- The Buddy Poppy
- VFW Facts & Figures
- Coast to Coast along the Medal of Honor Highway
- An Adventure, Life Lessons, & New Beginning
The Buddy Poppy
Have you ever asked yourself, “What’s the significance of the little red flower?”
It’s that time of year again.
In 5 days, service members of VFW posts (and other veteran organizations) throughout the country will stand (or sit) proudly at the entrance of your local coffee shop or grocery store, handing you that little red flower, universally known as the Buddy Poppy.
When you see the person wearing the recognizable “Overseas Cap” (adopted as part of the uniform for members of the American Expeditionary Force in February 1918), Buddy Poppy displayed on tables, and a canister inviting you to donate, you know Memorial Day Weekend is right around the corner.
Since 1922, VFW has distributed “the flower of remembrance,” or Buddy Poppy. Assembled by disabled veterans at locations in West Virginia, Kansas, Texas, and Oregon, donations assist needy and disabled veterans, active service members in local communities, and support activities encouraging patriotism.
The inspiration behind the Buddy Poppy came from a poem, “In Flanders Fields,” written by WWI Canadian Veteran Colonel John McCrae. This site in northern Belgium was the location of intense fighting during WWI and the final resting place of 368 U.S. Troops. The poem presents the image of bright red poppies blooming among the rows of white crosses marking the graves. Poppies grew well in the churned-up soil of the battlefield.
Inspired by the poem, the VFW approved the poppy as the VFW’s official flower in 1922. The first official Buddy Poppy was presented to President Warren Harding by Babe Ruth in 1923, and since then, over 1 billion Buddy Poppies have been distributed.
Sharing poppies is a staple of Veterans and Memorial Day activities nationwide.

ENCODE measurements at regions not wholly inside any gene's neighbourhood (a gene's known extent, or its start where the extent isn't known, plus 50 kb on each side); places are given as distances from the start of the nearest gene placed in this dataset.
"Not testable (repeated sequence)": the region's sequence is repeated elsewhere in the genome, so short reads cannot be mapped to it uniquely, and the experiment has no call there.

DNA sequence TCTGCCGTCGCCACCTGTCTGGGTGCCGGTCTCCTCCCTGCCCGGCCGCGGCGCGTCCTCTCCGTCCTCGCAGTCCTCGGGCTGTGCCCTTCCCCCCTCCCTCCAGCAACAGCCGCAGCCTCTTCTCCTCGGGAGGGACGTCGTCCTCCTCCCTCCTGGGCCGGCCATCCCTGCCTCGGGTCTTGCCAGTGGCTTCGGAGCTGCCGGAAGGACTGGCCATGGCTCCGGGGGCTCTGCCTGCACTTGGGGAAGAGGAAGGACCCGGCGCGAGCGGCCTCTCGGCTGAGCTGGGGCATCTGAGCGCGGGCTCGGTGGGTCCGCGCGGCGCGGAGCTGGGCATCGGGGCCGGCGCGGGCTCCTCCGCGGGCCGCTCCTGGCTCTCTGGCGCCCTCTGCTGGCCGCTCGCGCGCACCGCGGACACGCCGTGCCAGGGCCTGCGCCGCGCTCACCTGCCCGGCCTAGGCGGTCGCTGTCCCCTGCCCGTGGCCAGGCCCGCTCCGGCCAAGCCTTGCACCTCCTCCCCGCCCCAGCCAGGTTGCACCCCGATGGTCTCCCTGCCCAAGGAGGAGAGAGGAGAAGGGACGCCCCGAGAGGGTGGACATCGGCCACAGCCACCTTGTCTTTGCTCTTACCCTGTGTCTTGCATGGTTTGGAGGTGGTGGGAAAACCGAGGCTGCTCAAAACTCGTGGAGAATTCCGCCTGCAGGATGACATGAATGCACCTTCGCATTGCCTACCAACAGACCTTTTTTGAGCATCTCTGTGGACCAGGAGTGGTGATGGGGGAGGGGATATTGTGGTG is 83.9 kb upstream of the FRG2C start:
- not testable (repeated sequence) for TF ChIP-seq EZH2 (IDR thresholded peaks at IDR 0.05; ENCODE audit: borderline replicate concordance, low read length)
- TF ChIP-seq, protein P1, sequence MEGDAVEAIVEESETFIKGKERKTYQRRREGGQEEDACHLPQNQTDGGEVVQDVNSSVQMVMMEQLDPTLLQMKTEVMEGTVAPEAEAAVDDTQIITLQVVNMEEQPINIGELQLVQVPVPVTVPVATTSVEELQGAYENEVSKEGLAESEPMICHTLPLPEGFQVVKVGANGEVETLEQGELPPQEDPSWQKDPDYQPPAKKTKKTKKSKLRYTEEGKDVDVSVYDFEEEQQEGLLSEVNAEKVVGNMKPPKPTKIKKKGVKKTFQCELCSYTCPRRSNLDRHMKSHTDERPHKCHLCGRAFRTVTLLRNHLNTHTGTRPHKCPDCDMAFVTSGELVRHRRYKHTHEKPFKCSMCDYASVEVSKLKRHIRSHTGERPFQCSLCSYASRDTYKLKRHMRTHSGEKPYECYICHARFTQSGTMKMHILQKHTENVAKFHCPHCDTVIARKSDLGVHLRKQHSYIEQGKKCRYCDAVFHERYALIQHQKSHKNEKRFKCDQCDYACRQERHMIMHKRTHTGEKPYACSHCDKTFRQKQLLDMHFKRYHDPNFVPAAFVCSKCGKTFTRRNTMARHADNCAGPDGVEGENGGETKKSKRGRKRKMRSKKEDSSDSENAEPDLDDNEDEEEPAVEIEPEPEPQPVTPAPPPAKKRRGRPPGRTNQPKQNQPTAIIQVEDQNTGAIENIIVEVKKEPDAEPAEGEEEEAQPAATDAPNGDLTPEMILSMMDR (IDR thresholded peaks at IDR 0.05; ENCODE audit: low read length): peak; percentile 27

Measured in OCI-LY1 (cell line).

VFW Fun Facts
—5,800 VFW Posts
—1.5 Million Members
—4.9 Million Volunteer Hours Contributed By VFW Members Annually
—$44.8 Million Donated Annually to Local Community Service Projects
—3.3 Million Buddy Poppies Distributed By VFW in 2021
—25,000 High School Students Competed in the 2021-2022 VFW Voice of Democracy Competition
—72,000 Middle School Students Competed in the 2021-2022 VFW Patriot’s Pen Competition
(Ask your local VFW representative about Voice of Democracy and Patriot’s Pen. Writing | Patriotism | Scholarship $$$ )
The Medal of Honor Highway
When I opened my monthly American Legion magazine, the first article I saw was the announcement about The Medal of Honor Highway, a 3,365-mile stretch along U.S. Highway 20; honoring our nation’s heroes coast to coast (Sea to Shining Sea). I won’t lie. I immediately thought it would be so cool to cycle this route. Two Coast-to-Coasts are in the rear view mirror. They say good things come in threes. But I digress…
The twelve states that make up the route honor about 65% of the 3,515 recipients awarded the nation’s highest award for valor. This five-year effort was launched by two Oregon Legionnaires and many American Legion members helped persuade state legislatures to support the campaign. The overarching aim is for the U.S. Congress to pass a resolution designating U.S. Highway 20 as the National Medal of Honor Highway. A bi-partisan effort led by Senator Wyden from Oregon and Representative Kelly from Pennsylvania have agreed to sponsor the legislation.
Pictured Below: My son with retired Colonel Jack Jacobs, Medal of Honor (MOH) recipient. He was awarded the MOH for his bravery in action during his time in Vietnam, serving with the U.S. Army on a mission in 1968. This picture was taken outside TD Bank Ballpark in Bridgewater, NJ, in August 2015, an annual celebration of Veterans hosted by the Somerset Patriots.